Technical report | Equivalent Crack Size Modelling of Corrosion Pitting in an AA7050-T7451 Aluminium Alloy and its Implications for Aircraft Structural Integrity
Ageing military aircraft fleets are becoming the norm as fleet managers try to extend operational life without compromising safety. This has led to substantial world-wide research into ageing aircraft and the implications of corrosion and multi-site damage on aircraft residual strength and fatigue life. This report details part of DSTO's research program into the effect of pitting corrosion on aircraft structural integrity. The report focuses on the F/A-18 structural aluminium alloy AA7050-T7451 and its susceptibility to developing large pits. The report emphasises that with the present design philosophies of Safe-Life and Damage Tolerance, the major corrosion problem areas on aircraft will be secondary structure or non-fracture critical structure. The report also shows the applicability of the Equivalent Crack Size approach to assessing corrosion. This approach currently appears to be the best approach to assessing pitting corrosion and its effect on aircraft structural integrity.
The high cost of aircraft maintenance, which is focused on the repair of corrosion damage, could be substantially reduced if we understood and could predict the effect of corrosion on fatigue and fracture and could therefore avoid unwarranted maintenance actions. This has the potential to greatly reduce the cost of corrosion management in the Royal Australian Air Force (RAAF) fleet while simultaneously increasing aircraft availability.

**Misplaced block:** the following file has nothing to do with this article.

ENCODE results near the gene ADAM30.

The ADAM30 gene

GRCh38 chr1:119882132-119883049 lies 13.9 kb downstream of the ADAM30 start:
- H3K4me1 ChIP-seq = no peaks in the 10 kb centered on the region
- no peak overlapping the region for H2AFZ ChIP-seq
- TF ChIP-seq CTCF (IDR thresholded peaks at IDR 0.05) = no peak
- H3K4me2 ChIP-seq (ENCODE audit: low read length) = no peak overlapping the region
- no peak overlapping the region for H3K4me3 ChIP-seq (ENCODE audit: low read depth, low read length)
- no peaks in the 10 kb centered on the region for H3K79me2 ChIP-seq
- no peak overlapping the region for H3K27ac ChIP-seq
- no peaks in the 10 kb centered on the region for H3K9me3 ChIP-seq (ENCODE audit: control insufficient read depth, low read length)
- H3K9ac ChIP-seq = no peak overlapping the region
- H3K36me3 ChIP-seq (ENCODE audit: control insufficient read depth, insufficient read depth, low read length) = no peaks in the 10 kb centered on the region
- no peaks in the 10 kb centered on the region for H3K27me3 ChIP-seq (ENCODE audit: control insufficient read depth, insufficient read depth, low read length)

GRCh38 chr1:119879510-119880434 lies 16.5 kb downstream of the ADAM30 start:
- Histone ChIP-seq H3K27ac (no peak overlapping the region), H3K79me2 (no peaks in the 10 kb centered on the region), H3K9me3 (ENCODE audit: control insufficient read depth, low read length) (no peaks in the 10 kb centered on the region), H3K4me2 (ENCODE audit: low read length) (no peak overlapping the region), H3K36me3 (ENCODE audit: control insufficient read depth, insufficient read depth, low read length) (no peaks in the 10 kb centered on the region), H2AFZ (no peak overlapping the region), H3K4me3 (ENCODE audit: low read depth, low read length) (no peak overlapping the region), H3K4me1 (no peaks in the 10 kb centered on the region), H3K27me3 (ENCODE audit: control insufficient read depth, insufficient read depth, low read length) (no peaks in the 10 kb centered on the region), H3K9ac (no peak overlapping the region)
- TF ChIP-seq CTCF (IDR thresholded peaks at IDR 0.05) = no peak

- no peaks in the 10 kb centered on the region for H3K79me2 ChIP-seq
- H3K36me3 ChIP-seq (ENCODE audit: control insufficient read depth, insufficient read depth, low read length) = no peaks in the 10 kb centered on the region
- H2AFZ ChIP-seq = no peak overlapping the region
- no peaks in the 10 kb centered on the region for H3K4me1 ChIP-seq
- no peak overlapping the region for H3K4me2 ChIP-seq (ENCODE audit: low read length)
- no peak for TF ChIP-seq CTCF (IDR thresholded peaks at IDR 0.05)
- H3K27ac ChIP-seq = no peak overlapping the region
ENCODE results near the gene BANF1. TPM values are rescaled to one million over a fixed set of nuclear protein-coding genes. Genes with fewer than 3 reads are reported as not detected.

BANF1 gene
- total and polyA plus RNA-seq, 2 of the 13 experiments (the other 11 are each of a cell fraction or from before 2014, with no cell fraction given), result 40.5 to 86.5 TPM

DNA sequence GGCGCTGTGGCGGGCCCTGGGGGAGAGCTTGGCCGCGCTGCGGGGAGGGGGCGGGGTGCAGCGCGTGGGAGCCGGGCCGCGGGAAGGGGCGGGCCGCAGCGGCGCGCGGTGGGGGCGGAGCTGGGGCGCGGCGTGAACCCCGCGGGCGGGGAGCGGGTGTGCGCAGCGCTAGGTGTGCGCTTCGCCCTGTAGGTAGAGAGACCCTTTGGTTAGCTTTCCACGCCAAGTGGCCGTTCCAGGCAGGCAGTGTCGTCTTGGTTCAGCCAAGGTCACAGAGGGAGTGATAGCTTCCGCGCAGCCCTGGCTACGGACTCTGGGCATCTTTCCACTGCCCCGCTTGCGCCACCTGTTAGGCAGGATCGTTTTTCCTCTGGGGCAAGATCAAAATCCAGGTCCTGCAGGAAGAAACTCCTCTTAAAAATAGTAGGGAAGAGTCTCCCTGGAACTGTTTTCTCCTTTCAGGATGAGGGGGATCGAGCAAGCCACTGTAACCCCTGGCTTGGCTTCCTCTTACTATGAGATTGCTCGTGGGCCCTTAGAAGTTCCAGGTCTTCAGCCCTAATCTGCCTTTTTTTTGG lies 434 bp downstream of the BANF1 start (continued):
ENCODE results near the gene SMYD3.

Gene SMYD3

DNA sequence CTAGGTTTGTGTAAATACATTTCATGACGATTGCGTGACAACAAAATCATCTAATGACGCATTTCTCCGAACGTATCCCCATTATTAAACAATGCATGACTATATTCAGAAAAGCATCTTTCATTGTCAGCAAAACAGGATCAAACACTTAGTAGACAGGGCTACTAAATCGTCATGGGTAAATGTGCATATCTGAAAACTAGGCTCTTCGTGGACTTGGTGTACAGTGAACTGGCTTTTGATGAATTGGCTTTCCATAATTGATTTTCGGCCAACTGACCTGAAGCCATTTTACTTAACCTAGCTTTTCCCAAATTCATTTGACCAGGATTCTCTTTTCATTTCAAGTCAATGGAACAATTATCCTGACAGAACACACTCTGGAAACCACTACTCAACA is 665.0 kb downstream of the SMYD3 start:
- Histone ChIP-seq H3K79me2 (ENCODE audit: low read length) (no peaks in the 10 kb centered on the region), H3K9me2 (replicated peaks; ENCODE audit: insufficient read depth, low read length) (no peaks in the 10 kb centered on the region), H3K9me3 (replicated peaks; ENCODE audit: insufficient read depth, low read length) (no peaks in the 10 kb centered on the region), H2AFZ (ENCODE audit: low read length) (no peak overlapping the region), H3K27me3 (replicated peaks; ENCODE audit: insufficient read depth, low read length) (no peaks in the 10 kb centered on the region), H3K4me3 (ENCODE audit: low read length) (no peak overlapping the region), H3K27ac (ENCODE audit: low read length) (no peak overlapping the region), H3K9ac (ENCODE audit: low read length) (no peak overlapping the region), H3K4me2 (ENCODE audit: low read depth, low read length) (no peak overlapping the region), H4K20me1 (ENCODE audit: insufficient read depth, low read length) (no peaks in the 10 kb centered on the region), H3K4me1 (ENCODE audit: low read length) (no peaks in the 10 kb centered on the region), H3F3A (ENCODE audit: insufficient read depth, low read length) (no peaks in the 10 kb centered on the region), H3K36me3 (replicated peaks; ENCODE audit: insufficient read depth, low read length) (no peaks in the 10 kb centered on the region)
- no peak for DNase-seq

Improvements in materials technology have reduced many of the corrosion problems of stress corrosion cracking and exfoliation. However, the demand for thicker sections of high strength aluminium structure has increased the relative impact of pitting corrosion. The research discussed in this report is part of a larger Defence Science and Technology Organisation (DSTO) research program looking at all RAAF aircraft and the susceptibility of their fracture critical components to pitting corrosion. These include 7050-T7451 for the F/A-18 and 7010-T7651 for the BAE SYSTEMS Hawk Mark 127. Within the overall Equivalent Initial Flaw Size/Equivalent Crack Size (EIFS/ECS) approach, each material and aircraft has a unique set of problems.
This report examines the research conducted on 7050-T7451 and how corrosion pitting could influence the fatigue life of components in RAAF aircraft manufactured from this alloy. The report shows that corrosion pitting causes not only a reduction in time to failure at a certain stress but also up to a 50% reduction in the fatigue threshold. The report also shows that at the high stresses seen by many of these fracture critical components, pitting corrosion is no worse than the ion vapour deposition (IVD) treatment used in production. It appears that the major area for concern with regard to pitting corrosion is secondary structure. Pitting corrosion can effectively reduce the life of these types of components to below the conservative Safe-Life of the component.